The work reveals the magnitude of elitism among the most powerful people within the USA by openly illustrating visual linkages such as the domination 26 companies within the Fortune 100 by six men and one woman, and networks of power among so called competitors Coca-Cola and Pepsi Co. This visual interactive form of assembly allows for the otherwise unapparent or obscure to become visible in a comprehensible form.
In Flow My Blood the DJ Said, contemporary artist/writer/musician Paul D. Miller (aka DJ Spooky) postulates that “To [Miller], assembly is the invisible language of our time, and DJ’ing is the forefront art form of the late 20th century”.  His DJ’ing performances instigate the convergence and melding of the construction and re-mixing of discrete samples of sounds, text, and image to create a unique space which “mirrors the modern macrocosm of cyberspace where different voices and visions constantly collide and cross fertilize one another.”  The process of assembly holds a strong foothold in contemporary culture due to its enhancement by the development of digital media and its mirrored logic of post-industrial society. Like their counterparts; Bits of data, workers of the assembly line, or mass-produced items, audio samples construct meaning only when assembled within the mix. Through digital media, the audio sample breaks from its physical bonds of tape and vinyl into a liquidous form of numerical encoding. The ability for samples to be copied without degradation, modified and assembled mathematically by algorithmic manipulation and automated processes – all the while retaining its original structure, and distributed across vast digital networks idealizes the sample as the ultimate element of assembly. The sample now knows no bounds, and the musician is now free to explore her process of assembly as assembly to infinite means. “[Miller] doesn’t need an orchestra; [He] can simulate one just fine. Technology hasn’t changed [Miller’s] compositional process, it’s just extended it into new realms.” 
Assembly is the fundamental logic of post-industrial and industrial society, whether particular elements are manually assembled by a human author in a fixed sequence or automatically assembled in infinite arrangements by a programmatic software application; the process and consequence is of assembly. Digital Media enhances and reinforces the dominant social logic of assembly from the basic level of assembling Bits of data in order to execute rudimentary electronic commands, to assembling samples of contemporary culture to form a new and unique voice. The process of assembly is freed of virtually any limitations through digital media’s ability to encoding discrete elements numerically, which can then be infinitely copied; distributed, arranged, and manipulated. Digital media exponentially expands the means of assembly by its ability to digitize virtual anything from DNA sequences, census data, orchestras, the ancient city of Pompeii, to entire galaxies; constructing an infinite databank of elements of which human machines alike can put together in infinite combinations to construct meaning of unlimited magnitude.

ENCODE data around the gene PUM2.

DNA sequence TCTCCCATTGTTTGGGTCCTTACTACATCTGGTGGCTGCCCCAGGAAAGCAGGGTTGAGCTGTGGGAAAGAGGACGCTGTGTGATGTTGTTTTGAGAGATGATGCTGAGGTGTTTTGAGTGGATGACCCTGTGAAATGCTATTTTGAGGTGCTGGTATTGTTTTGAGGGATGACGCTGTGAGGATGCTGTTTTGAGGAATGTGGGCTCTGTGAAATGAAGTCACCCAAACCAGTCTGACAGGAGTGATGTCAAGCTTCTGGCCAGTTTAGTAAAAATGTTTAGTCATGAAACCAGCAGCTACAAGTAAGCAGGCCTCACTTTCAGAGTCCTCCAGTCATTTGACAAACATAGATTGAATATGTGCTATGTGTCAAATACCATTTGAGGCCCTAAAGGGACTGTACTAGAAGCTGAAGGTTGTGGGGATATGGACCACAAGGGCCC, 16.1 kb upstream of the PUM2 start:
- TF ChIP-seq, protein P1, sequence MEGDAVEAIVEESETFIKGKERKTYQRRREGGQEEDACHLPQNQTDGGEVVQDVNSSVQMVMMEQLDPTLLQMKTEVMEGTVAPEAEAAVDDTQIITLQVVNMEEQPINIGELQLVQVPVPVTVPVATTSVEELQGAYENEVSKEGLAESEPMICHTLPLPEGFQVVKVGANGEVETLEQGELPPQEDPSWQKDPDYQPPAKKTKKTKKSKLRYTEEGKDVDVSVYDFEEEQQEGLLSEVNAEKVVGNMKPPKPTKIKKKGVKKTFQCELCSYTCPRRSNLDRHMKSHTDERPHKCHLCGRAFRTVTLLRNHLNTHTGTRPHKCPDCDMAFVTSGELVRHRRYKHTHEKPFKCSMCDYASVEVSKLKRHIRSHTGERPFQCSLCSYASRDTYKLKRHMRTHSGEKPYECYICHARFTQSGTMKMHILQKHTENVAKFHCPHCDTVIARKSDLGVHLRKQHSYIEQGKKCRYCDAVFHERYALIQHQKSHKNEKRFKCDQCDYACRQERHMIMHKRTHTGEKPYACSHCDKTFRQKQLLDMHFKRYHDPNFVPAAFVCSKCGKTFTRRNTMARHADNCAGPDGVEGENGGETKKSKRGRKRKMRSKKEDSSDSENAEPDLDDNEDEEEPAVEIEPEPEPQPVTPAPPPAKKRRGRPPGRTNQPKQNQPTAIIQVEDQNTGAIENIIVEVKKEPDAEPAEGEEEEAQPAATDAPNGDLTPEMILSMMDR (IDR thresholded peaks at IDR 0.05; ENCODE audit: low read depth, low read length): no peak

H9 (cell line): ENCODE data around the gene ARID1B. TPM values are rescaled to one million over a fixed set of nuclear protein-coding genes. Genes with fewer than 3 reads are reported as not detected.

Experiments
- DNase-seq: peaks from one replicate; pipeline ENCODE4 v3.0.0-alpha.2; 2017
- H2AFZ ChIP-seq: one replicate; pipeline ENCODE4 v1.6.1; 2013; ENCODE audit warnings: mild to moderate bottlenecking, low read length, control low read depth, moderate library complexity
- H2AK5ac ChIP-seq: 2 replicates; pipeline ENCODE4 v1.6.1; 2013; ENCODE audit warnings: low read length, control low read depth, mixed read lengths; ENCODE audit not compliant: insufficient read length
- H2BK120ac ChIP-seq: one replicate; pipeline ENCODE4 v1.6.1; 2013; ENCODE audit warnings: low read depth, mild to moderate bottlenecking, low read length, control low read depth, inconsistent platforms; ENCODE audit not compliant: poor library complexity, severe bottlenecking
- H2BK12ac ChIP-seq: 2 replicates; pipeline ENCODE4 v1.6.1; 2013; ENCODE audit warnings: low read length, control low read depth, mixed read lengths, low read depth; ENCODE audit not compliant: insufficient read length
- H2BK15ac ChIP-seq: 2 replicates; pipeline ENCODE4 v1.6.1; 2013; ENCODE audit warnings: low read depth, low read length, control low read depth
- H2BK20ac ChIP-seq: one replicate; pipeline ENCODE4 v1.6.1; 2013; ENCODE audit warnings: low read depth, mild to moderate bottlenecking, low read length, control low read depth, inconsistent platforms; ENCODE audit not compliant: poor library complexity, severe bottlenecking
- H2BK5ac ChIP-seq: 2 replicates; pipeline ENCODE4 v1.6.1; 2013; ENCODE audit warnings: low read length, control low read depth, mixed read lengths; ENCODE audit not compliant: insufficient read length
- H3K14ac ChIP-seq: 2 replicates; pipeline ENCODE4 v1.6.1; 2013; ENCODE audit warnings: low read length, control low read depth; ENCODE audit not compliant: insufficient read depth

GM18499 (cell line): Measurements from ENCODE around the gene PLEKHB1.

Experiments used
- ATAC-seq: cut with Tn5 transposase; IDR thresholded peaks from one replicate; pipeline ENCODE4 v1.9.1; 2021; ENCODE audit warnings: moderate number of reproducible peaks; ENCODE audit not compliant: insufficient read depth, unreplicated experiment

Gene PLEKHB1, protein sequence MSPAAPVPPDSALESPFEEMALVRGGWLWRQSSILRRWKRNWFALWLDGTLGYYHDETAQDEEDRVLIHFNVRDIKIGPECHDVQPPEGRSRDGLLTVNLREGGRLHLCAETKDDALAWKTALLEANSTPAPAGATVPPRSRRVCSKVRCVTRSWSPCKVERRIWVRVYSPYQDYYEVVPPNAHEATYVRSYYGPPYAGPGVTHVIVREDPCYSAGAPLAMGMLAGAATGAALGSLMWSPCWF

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Eric Deis is an interdisciplinary artist from Vancouver, Canada. Deis received a B.F.A in Visual Arts from Emily Carr Institute of Art and Design. He is currently a Master of Fine Arts candidate at the University of California, San Diego, where he is studying under the guidance of New Media theorist Lev Manovich. Deis is also a graduate student researcher for Centre for Research in Computing and the Arts at UCSD and a research fellow for the California Institute for Telecommunications and Information Technology. His work has been exhibited in Canada, USA, Denmark, Ireland, Brazil, and Germany where he most recently won the City of Stuttgart Award for New Media (2002).
- Manovich, Lev, The Language of New Media. MIT Press, Cambridge, 2001. p. 61. [↩]
- p. 60. [↩]
- Manovich, p. 51. [↩]
- p. 60. [↩]
- Schwartz, Hillel, The Culture of the Copy, Zone Books, New York, 1996. p. 111. [↩]
- Ibid. [↩]
- Kaczynski, Theodore John, The Unabomer Manifesto: Industrial Society and Its Future, Jolly Roger Press, Berkeley, 1995. p. 30. [↩]
- Willis, Paul E., Profane Culture, Routledge, Great Britian, 1978, p. 3. [↩]
- Hebdige, Dick, “Subculture: The Meaning of Style”, in The Subcultures Reader. Eds. Ken Gelder and Sarah Thornton, Routledge, London, 1997. p. 136. [↩]
- Bush, Vannevar, “As We May Think”, in Multimedia: From Wagner to Virtual Reality, Eds. Packer, Randall & Jordan, Ken, Norton, New York, 2001. p. 148. [↩]
- p. 144 & p. 136. [↩]
- Nelson, Ted, “Computer Lib/Dream Machines”, in Multimedia: From Wagner to Virtual Reality, Eds. Packer, Randall & Jordan, Ken, Norton, New York, 2001. p. 155. [↩]
- Landow, George & Delany, Paul, “Hypertext, Hypermedia and Literary Studies: The State of the Art”, in Multimedia: From Wagner to Virtual Reality, Eds. Packer, Randall & Jordan, Ken, Norton, New York, 2001. p. 210. [↩]
- Bush, p. 148. [↩]
- http://www.theyrule.net [↩]
- Mariotti, Francesco, “El pensamiento es un jardín hìbrido”, Venezuela. http://av.celarg.org.ve/enlamira/articulos/pensamiento.htm [↩]
- Miller, Paul D., Songs of a Dead Dreamer (CD inlay), Asphodel Records, 1996. [↩]
- Glass, Philip, “Music and Technology: A Roundtable Discussion”, Andante Corp., 2002. http://www.andante.com/article/article.cfm?id=17375 [↩]